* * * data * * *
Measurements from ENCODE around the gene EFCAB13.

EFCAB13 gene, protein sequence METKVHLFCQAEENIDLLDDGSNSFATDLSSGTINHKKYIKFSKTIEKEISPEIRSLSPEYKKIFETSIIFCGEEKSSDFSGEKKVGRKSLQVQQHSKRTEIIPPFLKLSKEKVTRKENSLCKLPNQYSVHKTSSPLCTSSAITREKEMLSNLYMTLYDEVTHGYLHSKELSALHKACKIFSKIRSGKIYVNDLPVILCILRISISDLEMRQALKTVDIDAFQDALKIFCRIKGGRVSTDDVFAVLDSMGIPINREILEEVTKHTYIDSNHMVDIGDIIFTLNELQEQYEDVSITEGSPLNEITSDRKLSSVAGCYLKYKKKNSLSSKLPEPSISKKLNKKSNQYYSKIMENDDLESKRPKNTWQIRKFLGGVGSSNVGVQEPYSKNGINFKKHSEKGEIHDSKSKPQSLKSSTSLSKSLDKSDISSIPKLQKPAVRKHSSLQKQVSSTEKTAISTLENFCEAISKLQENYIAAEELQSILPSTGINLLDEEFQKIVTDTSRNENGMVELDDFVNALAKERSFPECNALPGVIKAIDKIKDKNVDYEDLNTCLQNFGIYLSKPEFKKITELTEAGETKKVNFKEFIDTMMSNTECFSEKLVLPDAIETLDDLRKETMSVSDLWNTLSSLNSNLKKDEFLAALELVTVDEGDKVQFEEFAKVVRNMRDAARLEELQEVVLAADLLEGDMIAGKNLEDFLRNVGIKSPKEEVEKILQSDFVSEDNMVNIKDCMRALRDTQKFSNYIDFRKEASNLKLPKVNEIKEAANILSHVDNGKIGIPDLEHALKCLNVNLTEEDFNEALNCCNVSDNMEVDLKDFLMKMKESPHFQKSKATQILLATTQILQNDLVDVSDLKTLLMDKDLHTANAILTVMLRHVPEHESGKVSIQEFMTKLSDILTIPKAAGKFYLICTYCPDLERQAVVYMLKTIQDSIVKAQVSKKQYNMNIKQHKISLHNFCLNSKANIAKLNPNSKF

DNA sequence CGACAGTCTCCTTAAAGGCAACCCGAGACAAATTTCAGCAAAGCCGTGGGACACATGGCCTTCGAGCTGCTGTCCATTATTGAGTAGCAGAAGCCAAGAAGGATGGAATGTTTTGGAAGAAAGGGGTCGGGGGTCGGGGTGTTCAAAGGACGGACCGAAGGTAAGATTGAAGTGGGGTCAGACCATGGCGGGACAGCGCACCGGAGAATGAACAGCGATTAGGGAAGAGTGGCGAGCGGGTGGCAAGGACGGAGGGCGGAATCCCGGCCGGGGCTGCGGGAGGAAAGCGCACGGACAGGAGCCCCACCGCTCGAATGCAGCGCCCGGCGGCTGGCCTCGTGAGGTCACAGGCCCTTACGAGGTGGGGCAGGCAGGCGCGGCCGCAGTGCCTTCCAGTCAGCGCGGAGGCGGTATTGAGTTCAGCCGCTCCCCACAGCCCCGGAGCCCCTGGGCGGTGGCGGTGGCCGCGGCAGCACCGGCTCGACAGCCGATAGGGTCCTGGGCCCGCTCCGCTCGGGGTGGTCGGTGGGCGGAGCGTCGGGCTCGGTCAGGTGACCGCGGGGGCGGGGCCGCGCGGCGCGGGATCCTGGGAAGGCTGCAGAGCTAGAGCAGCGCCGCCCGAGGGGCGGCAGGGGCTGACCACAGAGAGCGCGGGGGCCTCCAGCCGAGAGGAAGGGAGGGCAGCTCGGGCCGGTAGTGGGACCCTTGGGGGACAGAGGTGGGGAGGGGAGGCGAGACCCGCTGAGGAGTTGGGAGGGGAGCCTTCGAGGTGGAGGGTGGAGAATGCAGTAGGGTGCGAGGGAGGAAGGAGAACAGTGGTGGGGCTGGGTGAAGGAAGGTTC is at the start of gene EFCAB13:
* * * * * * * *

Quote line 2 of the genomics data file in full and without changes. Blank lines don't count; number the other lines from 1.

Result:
EFCAB13 gene, protein sequence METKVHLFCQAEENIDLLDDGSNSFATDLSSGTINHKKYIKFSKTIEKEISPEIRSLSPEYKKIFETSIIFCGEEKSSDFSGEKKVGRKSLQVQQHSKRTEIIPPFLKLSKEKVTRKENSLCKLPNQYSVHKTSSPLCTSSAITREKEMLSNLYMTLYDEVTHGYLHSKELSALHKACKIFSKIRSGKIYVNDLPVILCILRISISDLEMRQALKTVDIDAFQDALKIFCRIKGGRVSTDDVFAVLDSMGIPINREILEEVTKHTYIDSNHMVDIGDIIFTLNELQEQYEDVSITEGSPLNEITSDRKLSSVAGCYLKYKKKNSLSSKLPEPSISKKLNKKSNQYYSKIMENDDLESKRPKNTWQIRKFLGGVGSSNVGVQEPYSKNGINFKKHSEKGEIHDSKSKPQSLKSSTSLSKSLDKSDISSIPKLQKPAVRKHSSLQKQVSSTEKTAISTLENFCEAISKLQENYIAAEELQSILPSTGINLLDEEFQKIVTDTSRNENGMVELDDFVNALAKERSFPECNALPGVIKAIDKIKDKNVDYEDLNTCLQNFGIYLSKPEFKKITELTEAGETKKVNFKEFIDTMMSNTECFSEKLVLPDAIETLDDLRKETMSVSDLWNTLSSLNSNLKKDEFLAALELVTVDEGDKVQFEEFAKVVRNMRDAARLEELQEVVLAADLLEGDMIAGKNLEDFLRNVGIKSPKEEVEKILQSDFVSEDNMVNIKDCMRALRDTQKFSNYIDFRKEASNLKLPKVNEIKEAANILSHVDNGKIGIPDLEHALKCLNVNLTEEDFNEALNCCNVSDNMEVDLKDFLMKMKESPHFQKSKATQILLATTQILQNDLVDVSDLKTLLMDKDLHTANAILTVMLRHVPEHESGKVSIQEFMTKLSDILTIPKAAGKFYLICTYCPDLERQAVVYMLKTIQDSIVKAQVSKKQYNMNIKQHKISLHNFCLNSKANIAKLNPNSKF